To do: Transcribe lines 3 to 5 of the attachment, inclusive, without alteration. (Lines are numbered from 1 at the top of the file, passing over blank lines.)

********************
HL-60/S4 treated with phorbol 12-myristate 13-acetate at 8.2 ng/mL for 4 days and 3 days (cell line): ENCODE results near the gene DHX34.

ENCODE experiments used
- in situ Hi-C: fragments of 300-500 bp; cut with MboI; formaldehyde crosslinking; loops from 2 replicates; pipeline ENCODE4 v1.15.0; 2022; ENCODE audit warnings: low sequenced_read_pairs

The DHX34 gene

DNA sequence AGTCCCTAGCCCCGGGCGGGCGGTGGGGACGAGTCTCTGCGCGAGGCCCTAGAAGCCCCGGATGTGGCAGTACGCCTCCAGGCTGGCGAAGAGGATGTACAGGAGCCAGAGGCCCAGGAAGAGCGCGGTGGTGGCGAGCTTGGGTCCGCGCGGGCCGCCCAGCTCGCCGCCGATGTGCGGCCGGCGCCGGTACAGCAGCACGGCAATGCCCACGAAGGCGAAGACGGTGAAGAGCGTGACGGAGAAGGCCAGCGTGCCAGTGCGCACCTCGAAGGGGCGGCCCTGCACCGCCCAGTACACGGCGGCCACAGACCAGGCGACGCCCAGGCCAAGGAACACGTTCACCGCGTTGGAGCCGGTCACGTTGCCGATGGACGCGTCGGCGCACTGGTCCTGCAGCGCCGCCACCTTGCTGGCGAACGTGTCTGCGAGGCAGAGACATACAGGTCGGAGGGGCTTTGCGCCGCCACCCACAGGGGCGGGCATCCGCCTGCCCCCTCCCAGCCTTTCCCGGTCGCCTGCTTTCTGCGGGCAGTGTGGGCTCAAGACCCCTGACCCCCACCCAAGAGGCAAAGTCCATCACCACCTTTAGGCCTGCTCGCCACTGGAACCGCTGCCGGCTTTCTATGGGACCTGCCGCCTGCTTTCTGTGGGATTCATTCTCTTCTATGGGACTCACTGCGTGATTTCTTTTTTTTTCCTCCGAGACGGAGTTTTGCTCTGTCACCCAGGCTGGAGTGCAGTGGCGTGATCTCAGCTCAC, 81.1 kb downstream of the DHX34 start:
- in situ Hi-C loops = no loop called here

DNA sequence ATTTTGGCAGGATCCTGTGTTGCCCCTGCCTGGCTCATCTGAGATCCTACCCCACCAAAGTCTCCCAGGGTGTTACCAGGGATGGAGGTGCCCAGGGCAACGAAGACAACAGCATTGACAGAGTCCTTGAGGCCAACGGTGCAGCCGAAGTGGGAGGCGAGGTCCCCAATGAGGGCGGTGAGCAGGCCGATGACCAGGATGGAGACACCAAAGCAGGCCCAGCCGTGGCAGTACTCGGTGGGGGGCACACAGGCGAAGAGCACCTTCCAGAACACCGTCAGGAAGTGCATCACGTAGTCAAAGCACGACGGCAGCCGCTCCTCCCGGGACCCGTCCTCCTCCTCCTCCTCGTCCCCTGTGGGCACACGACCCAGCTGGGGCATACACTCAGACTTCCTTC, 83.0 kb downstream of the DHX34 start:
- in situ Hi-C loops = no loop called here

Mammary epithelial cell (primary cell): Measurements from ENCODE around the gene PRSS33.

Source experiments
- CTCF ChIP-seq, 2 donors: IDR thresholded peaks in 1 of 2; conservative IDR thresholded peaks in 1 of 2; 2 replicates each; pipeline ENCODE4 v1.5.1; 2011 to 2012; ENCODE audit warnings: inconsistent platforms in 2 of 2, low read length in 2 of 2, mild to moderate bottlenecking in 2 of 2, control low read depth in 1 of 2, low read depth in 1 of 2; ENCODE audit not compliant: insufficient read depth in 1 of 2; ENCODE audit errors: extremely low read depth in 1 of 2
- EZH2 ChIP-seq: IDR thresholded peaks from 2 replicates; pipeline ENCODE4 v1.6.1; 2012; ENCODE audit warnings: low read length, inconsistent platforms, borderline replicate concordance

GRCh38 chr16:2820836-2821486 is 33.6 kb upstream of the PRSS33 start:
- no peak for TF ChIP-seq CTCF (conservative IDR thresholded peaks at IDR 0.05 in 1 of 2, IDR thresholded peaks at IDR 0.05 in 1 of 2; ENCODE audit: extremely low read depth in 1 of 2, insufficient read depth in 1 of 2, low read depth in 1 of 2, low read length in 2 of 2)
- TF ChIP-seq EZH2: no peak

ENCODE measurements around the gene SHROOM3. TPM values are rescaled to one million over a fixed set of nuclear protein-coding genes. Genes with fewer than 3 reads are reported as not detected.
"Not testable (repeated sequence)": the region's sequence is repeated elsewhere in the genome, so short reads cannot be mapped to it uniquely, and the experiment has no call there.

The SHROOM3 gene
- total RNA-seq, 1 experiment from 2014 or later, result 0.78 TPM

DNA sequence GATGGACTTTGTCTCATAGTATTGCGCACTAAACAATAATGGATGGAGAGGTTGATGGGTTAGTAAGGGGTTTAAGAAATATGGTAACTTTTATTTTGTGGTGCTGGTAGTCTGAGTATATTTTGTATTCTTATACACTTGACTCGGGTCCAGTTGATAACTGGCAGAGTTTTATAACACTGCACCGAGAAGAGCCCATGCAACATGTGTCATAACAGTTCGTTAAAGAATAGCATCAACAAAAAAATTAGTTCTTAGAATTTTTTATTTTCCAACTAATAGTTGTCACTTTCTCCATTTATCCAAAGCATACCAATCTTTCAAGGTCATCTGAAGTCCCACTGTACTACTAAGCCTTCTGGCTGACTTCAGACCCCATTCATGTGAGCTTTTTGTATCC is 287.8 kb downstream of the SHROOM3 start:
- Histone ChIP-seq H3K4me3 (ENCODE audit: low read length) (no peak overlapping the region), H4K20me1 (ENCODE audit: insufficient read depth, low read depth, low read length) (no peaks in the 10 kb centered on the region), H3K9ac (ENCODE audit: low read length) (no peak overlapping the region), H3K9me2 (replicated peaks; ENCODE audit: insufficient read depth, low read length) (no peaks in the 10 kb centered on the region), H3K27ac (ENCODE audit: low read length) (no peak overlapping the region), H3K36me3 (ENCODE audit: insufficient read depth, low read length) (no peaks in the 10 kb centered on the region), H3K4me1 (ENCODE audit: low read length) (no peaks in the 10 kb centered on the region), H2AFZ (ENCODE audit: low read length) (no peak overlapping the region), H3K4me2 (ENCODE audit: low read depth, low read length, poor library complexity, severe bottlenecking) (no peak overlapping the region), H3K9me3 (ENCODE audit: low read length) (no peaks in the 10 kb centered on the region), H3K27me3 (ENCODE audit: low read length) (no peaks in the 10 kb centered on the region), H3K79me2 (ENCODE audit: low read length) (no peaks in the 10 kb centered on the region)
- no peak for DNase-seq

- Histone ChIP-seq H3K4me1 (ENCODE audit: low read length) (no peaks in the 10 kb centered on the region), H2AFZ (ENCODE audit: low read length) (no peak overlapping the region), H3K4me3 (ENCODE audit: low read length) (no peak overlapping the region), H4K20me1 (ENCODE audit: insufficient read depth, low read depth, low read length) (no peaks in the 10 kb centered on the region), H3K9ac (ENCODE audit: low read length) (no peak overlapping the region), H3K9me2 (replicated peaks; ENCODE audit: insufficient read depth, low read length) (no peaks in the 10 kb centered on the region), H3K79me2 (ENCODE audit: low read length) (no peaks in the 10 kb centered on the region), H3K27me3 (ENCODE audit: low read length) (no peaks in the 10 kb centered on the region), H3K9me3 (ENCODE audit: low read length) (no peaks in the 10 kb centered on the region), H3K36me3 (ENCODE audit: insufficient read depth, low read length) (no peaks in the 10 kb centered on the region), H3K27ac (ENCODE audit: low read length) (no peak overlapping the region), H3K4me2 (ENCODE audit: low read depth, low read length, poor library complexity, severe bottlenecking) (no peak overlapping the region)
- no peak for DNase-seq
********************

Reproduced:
- in situ Hi-C: fragments of 300-500 bp; cut with MboI; formaldehyde crosslinking; loops from 2 replicates; pipeline ENCODE4 v1.15.0; 2022; ENCODE audit warnings: low sequenced_read_pairs

The DHX34 gene

DNA sequence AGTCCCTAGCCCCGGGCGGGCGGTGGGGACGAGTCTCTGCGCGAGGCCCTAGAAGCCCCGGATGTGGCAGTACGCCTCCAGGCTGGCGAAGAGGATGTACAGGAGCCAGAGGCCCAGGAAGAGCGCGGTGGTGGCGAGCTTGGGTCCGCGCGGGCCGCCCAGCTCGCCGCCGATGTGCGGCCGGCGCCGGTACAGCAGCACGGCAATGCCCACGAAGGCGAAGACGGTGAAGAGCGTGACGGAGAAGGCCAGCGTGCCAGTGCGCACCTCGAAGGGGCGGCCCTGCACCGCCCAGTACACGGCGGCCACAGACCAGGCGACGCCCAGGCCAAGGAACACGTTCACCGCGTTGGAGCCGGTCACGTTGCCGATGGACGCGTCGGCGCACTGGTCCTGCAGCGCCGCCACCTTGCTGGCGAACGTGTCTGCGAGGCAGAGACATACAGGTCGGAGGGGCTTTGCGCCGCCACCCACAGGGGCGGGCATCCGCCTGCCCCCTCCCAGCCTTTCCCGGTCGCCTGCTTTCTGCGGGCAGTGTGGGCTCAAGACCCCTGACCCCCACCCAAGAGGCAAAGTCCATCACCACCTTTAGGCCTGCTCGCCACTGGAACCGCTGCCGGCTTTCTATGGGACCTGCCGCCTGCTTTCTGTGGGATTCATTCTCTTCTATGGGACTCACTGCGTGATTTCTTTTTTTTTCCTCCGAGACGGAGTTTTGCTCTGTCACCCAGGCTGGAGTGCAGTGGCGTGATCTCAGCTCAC, 81.1 kb downstream of the DHX34 start: